Zimbabwe, Botswana, Angola. Zimbabwe Almost all of Zimbabwe’s people are black Africans, and belong to the Shona people. Their political history has been.

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Zimbabwe, Botswana, Angola

Zimbabwe, Botswana, Angola

Zimbabwe Almost all of Zimbabwes people are black Africans, and belong to the Shona people.Their political history has been troubled and violent.By AD 1000, the Shona people had built Great Zimbabwe, which means house of stone. Smaller Shona trading empires succeeded Great Zimbabwe.

Zimbabwe ContBritish Settlers named the area Rhodesia around 1890. Civil wars occurred through the 1970s due to racial tension and colonization.A peace treaty in 1979 established Rhodesias independence.The country was renamed Zimbabwe the following year. Since independence, Robert Mugabe has ruled Zimbabwe.

Zimbabwe ContEnglish is the official language of Zimbabwe.Most people are subsistence farmers.Most people follow traditional African religions or combine them with Christianity.

Zimbabwe ContIn Zimbabwe, the president is elected to a six year term.Robert Mugabe, the current president, has been accused of jailing opponents and rigging elections to keep power. Most of the countrys income comes from large farms, which export beef, cotton, sugar, and tobacco.

BotswanaBotswana is a landlocked country. Much of the country is located in the Kalahari desert, and the surrounding regions are dry.Although the country is poor, it is a success!For the past 40 years, Botswana has maintained peace, economic growth, and a democratic government.

Botswana: HistoryBotswana was first settled by the San. The Tswana people migrated to the area, and by the 1700s, had developed stone-walled villages and towns.The British came to the aid of the Tswana people during the 1880s, protecting the people from rival African tribes. Britain governed until the 1960s, but did little to develop the country.

Botswana: HistoryBotswana gained independence in 1966.

Seretse Khama was elected the first president.

Botswana relied on Britain for the first 5 years , then the discovery if diamonds gave them the funds to improve their infrastructure and build other industries.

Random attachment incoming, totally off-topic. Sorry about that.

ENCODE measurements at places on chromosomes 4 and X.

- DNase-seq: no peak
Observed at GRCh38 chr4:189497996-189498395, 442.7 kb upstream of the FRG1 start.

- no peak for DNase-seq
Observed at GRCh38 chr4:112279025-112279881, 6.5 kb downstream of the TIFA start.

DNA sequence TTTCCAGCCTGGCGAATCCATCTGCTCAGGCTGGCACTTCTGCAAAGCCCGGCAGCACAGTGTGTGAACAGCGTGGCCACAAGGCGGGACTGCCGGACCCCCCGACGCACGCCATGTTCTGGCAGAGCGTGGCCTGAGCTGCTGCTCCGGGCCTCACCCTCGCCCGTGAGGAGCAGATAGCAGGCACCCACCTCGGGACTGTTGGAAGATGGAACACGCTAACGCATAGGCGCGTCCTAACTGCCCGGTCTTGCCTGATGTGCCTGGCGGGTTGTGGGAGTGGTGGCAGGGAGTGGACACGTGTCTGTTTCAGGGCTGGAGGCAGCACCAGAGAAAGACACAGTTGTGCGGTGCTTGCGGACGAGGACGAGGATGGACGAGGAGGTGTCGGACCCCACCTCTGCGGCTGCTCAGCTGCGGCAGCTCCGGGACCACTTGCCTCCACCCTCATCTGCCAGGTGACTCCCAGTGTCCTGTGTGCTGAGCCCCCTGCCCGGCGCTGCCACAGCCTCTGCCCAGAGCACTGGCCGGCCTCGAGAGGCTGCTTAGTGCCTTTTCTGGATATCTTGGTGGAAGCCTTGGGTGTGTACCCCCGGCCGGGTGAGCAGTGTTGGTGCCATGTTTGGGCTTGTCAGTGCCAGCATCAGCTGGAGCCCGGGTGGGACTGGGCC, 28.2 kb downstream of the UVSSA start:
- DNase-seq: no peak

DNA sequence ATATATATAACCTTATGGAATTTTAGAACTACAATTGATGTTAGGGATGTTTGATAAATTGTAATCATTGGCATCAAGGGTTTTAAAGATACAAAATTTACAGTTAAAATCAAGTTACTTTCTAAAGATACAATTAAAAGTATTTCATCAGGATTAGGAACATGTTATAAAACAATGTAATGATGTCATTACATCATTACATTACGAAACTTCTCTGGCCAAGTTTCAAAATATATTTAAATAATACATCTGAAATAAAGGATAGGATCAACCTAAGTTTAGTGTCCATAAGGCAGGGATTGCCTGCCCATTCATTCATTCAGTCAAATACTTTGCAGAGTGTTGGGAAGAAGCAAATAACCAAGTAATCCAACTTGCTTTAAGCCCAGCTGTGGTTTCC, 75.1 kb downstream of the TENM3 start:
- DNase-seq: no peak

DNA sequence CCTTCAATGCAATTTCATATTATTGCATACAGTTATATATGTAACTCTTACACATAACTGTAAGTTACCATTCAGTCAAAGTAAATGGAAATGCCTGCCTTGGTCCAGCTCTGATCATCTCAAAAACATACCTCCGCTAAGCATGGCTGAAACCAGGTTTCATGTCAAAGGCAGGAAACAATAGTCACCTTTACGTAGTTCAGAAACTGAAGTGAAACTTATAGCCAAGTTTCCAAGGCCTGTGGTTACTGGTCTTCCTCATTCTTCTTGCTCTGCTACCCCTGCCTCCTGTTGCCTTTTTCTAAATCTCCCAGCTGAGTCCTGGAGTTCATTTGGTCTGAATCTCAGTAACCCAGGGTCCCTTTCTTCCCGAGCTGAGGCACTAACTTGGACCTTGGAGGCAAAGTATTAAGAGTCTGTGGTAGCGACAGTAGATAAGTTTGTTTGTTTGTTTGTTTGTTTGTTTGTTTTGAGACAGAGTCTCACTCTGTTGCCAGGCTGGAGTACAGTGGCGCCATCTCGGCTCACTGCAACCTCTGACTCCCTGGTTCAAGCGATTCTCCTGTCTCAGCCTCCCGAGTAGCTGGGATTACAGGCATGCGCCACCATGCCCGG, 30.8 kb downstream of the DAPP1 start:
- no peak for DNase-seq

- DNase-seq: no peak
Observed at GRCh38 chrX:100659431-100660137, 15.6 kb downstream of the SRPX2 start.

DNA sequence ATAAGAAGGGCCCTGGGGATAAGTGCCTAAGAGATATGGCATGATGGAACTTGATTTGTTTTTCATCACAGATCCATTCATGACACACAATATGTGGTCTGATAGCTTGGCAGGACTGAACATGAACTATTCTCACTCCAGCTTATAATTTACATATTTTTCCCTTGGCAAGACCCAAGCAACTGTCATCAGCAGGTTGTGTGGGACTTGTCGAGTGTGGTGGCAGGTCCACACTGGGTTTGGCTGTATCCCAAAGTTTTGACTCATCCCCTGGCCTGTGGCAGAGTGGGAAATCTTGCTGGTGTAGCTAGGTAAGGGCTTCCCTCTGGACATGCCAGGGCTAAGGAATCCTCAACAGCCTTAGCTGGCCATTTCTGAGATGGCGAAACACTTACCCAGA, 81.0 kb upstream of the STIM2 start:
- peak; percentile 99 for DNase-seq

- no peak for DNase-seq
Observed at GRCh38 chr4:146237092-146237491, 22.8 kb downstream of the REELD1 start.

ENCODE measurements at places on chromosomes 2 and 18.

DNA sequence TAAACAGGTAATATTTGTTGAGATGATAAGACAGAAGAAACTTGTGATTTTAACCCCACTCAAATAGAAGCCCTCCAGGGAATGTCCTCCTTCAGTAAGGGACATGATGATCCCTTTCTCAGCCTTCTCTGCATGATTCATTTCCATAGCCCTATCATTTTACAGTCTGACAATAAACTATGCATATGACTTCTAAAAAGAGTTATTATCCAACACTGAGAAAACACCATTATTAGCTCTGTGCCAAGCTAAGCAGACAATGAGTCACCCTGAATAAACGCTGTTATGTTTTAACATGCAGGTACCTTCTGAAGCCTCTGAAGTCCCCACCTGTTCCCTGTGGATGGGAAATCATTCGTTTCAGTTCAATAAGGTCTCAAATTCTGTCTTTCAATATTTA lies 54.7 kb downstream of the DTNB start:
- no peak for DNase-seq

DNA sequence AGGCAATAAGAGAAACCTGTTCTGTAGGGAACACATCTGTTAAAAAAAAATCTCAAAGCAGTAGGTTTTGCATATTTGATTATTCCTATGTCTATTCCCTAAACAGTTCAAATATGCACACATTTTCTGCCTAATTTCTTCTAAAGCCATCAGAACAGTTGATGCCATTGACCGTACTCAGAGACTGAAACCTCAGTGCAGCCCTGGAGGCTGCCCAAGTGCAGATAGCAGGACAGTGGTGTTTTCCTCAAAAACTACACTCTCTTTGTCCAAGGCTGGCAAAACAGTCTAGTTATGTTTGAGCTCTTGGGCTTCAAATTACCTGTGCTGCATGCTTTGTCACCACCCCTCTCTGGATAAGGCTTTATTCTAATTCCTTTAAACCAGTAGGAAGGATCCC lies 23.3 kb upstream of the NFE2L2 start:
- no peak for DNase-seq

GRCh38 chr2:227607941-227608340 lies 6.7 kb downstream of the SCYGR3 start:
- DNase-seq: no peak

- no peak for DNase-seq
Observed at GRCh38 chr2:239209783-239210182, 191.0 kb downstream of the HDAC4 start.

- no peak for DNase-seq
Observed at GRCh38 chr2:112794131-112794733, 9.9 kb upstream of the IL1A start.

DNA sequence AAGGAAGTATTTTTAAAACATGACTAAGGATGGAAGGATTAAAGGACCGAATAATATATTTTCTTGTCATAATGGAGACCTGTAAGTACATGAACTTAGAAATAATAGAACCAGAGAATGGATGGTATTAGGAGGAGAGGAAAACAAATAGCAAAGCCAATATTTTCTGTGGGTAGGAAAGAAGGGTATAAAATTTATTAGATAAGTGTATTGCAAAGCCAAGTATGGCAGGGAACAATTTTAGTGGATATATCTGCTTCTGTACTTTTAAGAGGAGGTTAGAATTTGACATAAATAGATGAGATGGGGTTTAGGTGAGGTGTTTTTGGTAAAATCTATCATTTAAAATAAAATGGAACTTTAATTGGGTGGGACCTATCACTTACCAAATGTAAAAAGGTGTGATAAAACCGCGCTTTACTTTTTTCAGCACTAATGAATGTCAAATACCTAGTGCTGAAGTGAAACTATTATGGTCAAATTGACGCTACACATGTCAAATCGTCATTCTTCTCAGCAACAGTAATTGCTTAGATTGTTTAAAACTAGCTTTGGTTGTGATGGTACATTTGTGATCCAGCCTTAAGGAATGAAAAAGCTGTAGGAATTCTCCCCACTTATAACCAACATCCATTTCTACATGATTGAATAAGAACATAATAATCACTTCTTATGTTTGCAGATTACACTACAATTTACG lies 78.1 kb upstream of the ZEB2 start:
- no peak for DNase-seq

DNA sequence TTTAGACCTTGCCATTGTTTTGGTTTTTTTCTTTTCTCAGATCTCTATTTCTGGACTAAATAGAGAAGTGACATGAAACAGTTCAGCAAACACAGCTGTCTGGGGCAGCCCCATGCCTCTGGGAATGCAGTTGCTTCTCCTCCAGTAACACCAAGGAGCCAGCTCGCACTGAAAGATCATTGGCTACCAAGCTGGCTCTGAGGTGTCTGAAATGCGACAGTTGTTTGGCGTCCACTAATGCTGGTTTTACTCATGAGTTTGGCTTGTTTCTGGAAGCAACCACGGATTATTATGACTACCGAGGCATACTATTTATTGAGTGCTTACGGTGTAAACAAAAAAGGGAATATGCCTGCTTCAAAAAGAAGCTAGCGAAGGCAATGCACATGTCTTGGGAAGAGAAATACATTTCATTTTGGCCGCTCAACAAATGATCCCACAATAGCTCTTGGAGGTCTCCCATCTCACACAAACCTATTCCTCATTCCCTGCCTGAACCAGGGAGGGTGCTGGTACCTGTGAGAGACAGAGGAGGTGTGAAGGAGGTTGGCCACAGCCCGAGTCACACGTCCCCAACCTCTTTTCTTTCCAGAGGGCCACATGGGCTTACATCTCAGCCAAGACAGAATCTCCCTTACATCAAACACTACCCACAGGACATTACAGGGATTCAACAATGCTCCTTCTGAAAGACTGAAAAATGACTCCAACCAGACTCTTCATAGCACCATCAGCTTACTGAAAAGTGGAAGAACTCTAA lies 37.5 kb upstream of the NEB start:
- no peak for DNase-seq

Botswana: Life and CultureEnglish is the official language of Botswana.More than half of the population lives in cities.People adopted Christianity and Western dress in the late 1800s.

Botswana shares a problem with other African countries: HIV/AIDS

2 out of 5 adults are affected, and has been a medical and social tragedy for the country.Botswana: Government and EconomicsKhama held office until his death in 1980, and his vice-president replaced him.

The country has a multiparty system, but Khamas Botswana Democratic Party has won every election since independence.

The National Assembly selects the president. Botswana: Government and Economics Between the late 1960s and the 1990s, Botswana enjoyed rapid economic growth. The countrys main industries are mining and farming.Exports include: beef, diamomds, copper, nickel, skins, and textiles. It must import food.

Angola: HistoryPortugal colonized Angola in the 1500s, and sent African slaves to Brazil.Angolans demanded independence in the 1950s.Three rebel groups won independence for Angola in 1975, but then a civil war erupted between them.The winning group formed a Marxist government.A Marxist government is one that supports the philosophy of communism.In 1992, the government finally rejected Marxist ties, and allowed multiparty elections.

Angola: HistoryThe other two rebel groups continued fighting until the death of one of the leaders in 2002.

This ended 27 years of civil war!

Angola: CultureThere are 40 native languages in Angola, but Portuguese is the official langauge.

9 out of 10 Angolans are Christians.

Music and art are very important to the people.

Angola: Government and EconomicsThe first elections since 1992 were held in 2008.

The MPLA (The Popular Movement for the Liberation of Angola) party won the election.

A new constitution was adopted in 2010.

Angola: Government and EconomicsThe lengthy war destroyed the economy of Angola.50% of the population are subsistence farmers, and the country imports half its food. Oil accounts for 90% of Angolas exports.The country is rich in natural resources such as gold, diamonds, forests, and fish, but profiting from these resources will require a long period of peace, and a strong government.

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